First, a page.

Saturday, July 11, 2009


Last week a story broke about now resigned/retired Perry Township Police Chief Tim Escola being caught on camera kissing subordinate officer Janine England during a return trip from Cincinnati transporting a prisoner back to Perry Township.

Early on, The Canton Repository published a story suggesting that Escola/England may have been setup.

A highly reliable source of the SCPR contacted yours truly with information to the effect that the talk was rampant among local government/law enforcement types that if there was a set up, Perry trustee Anna Capaldi was believed to be somehow involved.

Another very good source contacted the SCPR and refined the information from that source's perspective that "yes, he believed based on information he was getting that Calpaldi was a factor in outing the video episode but not in a set up."

What was believed to have happened, according to this source, was that under a regular monthly review by Perry Township police officers (on June 20th) of cruiser videos, the "kissing scene" between Escola and England was discovered.

Moreover, the source continued, the discovering officer(s) believed that Capaldi had enough of a personal interest in the subjects/subject matter of the video to be counted on to bring the matter to an accounting.

When the SCPR first broke with this story on July 3, yours truly received a call from Trustee Capaldi.

One of the points made by Capaldi, which the SCPR now picks up on, is her protestation that she always tells the truth. The clear implication of her self-serving attestation was that all the SCPR needed to do was call her and she would have told all, but that in this case there was nothing to tell.

Yours truly has been doing this blog long enough to know that the implied Capaldi message is utter nonsense from her or any other public official/figure under scrutiny.

The SCPR has been working with one of the sources for this story since March, 2008 which was the beginning of the Stark County Political Report. To date, the source has not been wrong on the essence of the information passed on. Moreover, the second source has been essentially correct on inside information he has passed on.

The SCPR is not generally in the business of calling Capaldi or any other public official or public figure a liar. And yours truly is not about to start with Capaldi.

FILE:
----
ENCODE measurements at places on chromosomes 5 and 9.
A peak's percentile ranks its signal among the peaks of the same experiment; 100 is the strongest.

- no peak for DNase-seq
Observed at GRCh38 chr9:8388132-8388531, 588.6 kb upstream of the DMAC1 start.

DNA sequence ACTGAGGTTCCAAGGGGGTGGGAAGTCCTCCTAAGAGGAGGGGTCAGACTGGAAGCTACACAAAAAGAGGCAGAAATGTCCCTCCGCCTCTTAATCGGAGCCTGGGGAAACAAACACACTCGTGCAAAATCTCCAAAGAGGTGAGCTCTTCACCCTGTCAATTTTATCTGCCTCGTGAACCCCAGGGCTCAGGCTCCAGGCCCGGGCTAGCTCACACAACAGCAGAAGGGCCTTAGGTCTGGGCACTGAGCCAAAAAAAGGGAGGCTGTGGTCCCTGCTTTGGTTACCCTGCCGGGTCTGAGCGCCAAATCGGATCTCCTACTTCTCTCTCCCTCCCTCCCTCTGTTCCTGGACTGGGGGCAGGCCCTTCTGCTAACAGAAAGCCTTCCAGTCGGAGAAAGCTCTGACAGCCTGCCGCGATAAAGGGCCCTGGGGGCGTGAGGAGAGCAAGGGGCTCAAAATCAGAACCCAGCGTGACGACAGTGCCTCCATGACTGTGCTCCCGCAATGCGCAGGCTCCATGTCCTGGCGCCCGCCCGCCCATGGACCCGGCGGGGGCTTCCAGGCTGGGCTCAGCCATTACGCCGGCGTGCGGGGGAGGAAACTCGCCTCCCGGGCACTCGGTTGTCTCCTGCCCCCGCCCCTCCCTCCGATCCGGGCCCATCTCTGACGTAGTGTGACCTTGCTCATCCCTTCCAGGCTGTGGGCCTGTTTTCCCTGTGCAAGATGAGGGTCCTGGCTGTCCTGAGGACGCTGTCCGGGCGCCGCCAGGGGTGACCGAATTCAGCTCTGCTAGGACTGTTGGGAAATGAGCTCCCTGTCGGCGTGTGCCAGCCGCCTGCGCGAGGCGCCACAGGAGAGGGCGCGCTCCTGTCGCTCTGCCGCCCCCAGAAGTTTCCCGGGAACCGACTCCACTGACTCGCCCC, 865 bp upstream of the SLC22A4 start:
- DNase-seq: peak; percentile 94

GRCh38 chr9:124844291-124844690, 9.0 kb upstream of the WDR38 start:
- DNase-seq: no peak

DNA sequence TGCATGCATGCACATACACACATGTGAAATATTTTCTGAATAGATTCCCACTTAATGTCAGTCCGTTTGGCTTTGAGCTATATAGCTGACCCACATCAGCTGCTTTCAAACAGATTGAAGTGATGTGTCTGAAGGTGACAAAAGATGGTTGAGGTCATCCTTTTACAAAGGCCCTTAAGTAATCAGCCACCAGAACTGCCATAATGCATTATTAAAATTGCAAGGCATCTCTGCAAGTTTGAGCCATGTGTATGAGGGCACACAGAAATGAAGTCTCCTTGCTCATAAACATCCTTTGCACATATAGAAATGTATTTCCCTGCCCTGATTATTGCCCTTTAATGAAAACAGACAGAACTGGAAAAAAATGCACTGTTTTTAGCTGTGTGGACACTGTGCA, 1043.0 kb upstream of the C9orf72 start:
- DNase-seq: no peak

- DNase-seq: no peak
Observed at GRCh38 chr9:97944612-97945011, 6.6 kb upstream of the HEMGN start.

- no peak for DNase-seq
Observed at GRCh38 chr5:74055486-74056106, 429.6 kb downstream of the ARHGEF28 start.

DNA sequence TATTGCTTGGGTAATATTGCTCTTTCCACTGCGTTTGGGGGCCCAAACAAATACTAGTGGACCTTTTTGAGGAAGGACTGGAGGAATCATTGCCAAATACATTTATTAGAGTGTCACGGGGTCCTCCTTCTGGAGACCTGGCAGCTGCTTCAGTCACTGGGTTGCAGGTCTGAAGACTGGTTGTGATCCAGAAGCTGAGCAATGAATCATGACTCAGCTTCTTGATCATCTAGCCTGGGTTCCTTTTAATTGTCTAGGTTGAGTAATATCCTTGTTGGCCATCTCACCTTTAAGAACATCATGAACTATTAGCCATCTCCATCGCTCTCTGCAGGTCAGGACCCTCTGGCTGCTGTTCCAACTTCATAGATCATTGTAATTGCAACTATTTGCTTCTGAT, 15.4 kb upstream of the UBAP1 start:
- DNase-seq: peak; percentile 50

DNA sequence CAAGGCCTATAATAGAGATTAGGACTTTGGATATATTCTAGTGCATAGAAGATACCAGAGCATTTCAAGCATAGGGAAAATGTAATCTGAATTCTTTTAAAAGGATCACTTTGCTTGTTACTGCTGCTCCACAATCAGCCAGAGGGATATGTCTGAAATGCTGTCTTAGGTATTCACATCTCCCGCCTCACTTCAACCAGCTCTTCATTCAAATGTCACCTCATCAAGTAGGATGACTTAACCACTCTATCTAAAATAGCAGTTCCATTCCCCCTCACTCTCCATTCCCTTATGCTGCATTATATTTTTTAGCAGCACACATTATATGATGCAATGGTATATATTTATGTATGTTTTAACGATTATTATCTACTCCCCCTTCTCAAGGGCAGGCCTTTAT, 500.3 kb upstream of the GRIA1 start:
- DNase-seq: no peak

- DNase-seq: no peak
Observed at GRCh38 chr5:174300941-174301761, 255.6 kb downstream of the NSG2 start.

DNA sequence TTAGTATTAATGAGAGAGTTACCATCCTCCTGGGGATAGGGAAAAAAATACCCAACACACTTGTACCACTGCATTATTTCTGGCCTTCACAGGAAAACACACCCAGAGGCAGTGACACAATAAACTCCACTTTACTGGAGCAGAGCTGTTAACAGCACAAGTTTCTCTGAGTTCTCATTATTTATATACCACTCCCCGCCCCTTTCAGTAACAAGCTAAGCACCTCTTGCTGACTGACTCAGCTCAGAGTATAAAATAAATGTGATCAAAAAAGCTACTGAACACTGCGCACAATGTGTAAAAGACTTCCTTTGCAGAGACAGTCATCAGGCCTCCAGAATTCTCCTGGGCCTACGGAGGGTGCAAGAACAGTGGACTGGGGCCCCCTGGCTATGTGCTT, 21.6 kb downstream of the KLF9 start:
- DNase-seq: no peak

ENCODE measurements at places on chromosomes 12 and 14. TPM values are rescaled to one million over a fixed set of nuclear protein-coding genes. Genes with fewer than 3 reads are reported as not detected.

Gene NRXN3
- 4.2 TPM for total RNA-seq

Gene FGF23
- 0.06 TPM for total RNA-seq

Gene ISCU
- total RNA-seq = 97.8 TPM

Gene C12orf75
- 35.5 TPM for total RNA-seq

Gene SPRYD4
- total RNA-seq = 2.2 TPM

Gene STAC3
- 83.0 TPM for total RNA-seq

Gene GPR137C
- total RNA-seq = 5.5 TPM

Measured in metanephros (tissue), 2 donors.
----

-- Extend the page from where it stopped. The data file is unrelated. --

Amazingly, Trustee Capaldi put the matter of her own veracity in question as virtually the first thing out of her mouth on contacting the SCPR. Yours truly's life experience tells him that when anyone (not just Capaldi) initiates imperative, categorical statements (i.e. I do not lie), then one should think about doubling down and look for provable instances to debunk the self-serving absolutism.

Most human beings understand (regrettably) that all people lie here and there over the course of a life. The SCPR certainly understands this, but tries not to engage is a "gotcha-esque" blogging.

It is never a question of whether or not a person lies sometime in his/her life. The proper question is whether or not a person is generally credible.

What Ms. Capaldi needs to learn is that people do have different perspectives on the same conversations heard and conduct observed. Accordingly, one person's lie is another person's "it's not what you think it is."

As soon as Trustee Capaldi called, yours truly updated the original statement with the core of her response and, indeed, offered her access to the SCPR to make a response "in her own words." But no response.

Clearly, whether or not Trustee Capaldi had a role in the Escola/England episode is a matter of opinion.

In America, citizens are entitled to take information they have, to ruminate on it and form an opinion and to express that opinion.

Public officials/figures are not fond of the public's right, but the exercise of that right is a cornerstone of accountability in our democracy.

The general public, then, can decide whom to believe.

1 comment:

mary said...

I believe that in one of the many articles that I read on the 'Chief's Caper', Mr. Hall, the Perry Township Law Director, called the chief into his office and told him to surrender the 'kissin tape', which the Chief supposedly had in, and retrieved from, the trunk of his car. So if these guys that routinely scan the tapes, happened on it, and thought, or decided among themselves, that the tape would be most beneficial in the hands of Capaldi, and seemingly from this report, I gather they wanted the 'culprits' brought to justice, how then, did the tape end up with the chief, and in his trunk for safe keeping?

Did one of the officers reviewing the tape, slide up to Escola, and say; "Hey Chief, (wink, wink,) I think you might want to keep this tape out of the inventory room with the other tapes."? If so, would that or those officers be guilty of tampering with evidence? Of course if there was no crime committed, I guess nothing would be considered 'evidence'. It might have made the Chief a little beholden to the guy that saved his butt and his pension, had there not been others that went the other way, via Capaldi and Hall, would it not?

Just wondering, because in all of the accounts that I read, I don't think any of them really explained how the Chief came about having the tape in his trunk, and as you said so well Martin;
"Public officials/figures are not fond of the public's right, but the exercise of that right is a cornerstone of accountability in our democracy." I love exercising my rights, the few that I have left that is.